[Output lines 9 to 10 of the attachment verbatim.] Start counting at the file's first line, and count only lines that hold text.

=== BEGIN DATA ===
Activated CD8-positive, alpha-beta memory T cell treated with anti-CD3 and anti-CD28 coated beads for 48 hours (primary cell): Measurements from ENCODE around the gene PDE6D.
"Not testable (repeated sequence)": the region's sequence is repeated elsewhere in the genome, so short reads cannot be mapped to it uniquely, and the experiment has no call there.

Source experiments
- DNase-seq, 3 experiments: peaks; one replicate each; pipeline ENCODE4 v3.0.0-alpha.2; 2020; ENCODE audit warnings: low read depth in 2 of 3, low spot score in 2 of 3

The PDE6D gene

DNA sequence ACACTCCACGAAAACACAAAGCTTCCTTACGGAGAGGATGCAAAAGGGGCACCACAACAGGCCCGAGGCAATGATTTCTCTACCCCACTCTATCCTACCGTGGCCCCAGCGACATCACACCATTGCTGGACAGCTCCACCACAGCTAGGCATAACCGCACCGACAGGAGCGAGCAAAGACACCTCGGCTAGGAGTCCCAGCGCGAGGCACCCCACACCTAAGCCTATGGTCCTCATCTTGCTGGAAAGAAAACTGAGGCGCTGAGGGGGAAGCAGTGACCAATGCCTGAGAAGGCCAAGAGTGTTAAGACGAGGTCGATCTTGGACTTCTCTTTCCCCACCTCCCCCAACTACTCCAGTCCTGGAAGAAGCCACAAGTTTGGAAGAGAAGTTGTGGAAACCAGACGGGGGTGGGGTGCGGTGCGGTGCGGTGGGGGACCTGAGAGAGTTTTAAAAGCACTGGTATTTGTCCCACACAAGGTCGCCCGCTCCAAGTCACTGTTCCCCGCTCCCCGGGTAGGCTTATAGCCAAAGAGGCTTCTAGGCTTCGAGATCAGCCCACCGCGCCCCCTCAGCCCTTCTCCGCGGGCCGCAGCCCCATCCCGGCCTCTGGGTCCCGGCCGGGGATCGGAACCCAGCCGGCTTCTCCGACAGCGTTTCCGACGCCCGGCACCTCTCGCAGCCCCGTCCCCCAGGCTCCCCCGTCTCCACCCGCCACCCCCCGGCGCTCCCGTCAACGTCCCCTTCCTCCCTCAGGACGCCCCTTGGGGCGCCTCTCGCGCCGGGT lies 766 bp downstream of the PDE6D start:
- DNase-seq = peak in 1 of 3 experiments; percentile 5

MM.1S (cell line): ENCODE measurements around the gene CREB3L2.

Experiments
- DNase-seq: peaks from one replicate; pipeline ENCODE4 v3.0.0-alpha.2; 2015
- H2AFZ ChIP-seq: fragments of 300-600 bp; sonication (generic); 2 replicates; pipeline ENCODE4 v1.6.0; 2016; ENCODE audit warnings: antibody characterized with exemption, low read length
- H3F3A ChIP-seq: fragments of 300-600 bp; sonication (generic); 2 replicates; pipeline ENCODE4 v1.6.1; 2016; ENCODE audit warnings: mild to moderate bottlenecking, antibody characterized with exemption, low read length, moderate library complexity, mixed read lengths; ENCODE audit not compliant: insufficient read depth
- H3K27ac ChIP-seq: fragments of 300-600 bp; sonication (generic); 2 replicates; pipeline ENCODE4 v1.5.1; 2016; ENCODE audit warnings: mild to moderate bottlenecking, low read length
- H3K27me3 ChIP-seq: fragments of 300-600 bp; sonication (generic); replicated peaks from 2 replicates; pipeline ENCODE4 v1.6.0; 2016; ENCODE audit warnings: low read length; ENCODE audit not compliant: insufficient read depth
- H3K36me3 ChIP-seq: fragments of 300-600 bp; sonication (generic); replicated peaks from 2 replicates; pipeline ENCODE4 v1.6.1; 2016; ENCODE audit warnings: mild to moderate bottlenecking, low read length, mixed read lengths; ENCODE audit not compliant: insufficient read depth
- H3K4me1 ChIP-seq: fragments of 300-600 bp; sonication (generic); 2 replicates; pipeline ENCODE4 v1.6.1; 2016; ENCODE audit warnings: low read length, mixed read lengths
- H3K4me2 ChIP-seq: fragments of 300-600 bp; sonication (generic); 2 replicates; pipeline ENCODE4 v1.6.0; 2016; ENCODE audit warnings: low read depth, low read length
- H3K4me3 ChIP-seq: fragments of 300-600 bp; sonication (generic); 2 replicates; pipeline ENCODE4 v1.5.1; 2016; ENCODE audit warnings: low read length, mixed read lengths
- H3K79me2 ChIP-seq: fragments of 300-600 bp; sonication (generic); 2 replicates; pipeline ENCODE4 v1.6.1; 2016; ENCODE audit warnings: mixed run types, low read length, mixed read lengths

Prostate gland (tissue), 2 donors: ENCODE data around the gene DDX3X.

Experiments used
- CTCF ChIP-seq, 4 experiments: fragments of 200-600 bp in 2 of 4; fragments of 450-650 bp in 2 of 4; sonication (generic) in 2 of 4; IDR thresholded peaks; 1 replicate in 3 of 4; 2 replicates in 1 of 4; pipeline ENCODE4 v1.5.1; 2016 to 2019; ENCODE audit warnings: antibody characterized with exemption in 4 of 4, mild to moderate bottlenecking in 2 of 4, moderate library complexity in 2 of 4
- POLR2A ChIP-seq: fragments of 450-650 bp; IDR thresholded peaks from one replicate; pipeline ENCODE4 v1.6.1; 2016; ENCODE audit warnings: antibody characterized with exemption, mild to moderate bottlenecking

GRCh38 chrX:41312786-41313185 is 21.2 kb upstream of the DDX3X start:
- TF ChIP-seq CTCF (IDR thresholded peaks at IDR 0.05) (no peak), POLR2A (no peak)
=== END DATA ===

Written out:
Experiments
- DNase-seq: peaks from one replicate; pipeline ENCODE4 v3.0.0-alpha.2; 2015